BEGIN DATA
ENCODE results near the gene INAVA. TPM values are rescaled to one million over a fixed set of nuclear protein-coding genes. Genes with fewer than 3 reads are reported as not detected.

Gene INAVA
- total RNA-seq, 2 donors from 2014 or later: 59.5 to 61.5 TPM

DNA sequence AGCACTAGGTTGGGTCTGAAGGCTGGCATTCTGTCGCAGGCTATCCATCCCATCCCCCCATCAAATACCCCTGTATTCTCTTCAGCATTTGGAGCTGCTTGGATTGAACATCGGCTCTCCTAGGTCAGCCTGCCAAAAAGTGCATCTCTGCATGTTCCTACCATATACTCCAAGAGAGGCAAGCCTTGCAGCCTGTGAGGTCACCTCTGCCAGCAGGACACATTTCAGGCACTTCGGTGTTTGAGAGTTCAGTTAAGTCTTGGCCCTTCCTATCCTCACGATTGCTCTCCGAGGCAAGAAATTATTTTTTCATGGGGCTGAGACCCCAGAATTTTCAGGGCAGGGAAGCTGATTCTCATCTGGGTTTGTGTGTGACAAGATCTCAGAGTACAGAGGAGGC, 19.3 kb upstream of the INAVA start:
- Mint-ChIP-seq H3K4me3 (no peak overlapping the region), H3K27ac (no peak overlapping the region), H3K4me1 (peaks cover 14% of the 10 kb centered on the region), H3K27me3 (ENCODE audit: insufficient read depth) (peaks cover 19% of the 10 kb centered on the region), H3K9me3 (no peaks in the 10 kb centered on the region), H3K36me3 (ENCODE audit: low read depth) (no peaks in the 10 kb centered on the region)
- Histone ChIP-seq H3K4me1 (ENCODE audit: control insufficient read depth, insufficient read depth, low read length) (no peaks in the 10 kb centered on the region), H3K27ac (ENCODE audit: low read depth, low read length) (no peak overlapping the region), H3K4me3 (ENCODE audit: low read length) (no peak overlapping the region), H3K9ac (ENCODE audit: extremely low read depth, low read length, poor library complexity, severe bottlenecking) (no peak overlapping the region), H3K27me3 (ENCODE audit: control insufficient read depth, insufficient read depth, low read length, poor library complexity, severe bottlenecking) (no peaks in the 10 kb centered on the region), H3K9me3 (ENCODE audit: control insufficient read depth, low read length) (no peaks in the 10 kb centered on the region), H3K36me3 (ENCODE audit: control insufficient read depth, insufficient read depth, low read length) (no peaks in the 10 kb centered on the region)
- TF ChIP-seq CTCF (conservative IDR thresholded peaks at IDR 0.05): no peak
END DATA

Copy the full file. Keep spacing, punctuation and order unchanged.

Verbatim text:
ENCODE results near the gene INAVA. TPM values are rescaled to one million over a fixed set of nuclear protein-coding genes. Genes with fewer than 3 reads are reported as not detected.

Gene INAVA
- total RNA-seq, 2 donors from 2014 or later: 59.5 to 61.5 TPM

DNA sequence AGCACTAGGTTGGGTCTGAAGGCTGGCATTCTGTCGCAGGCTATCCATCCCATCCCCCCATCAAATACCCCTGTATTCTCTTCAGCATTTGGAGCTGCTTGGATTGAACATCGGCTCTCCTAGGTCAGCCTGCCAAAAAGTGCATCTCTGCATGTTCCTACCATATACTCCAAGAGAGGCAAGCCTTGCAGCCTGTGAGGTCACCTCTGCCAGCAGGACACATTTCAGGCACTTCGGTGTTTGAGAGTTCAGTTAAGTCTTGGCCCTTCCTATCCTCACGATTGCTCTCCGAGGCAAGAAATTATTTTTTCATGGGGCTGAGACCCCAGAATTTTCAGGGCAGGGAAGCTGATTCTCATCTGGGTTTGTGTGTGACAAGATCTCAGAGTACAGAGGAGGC, 19.3 kb upstream of the INAVA start:
- Mint-ChIP-seq H3K4me3 (no peak overlapping the region), H3K27ac (no peak overlapping the region), H3K4me1 (peaks cover 14% of the 10 kb centered on the region), H3K27me3 (ENCODE audit: insufficient read depth) (peaks cover 19% of the 10 kb centered on the region), H3K9me3 (no peaks in the 10 kb centered on the region), H3K36me3 (ENCODE audit: low read depth) (no peaks in the 10 kb centered on the region)
- Histone ChIP-seq H3K4me1 (ENCODE audit: control insufficient read depth, insufficient read depth, low read length) (no peaks in the 10 kb centered on the region), H3K27ac (ENCODE audit: low read depth, low read length) (no peak overlapping the region), H3K4me3 (ENCODE audit: low read length) (no peak overlapping the region), H3K9ac (ENCODE audit: extremely low read depth, low read length, poor library complexity, severe bottlenecking) (no peak overlapping the region), H3K27me3 (ENCODE audit: control insufficient read depth, insufficient read depth, low read length, poor library complexity, severe bottlenecking) (no peaks in the 10 kb centered on the region), H3K9me3 (ENCODE audit: control insufficient read depth, low read length) (no peaks in the 10 kb centered on the region), H3K36me3 (ENCODE audit: control insufficient read depth, insufficient read depth, low read length) (no peaks in the 10 kb centered on the region)
- TF ChIP-seq CTCF (conservative IDR thresholded peaks at IDR 0.05): no peak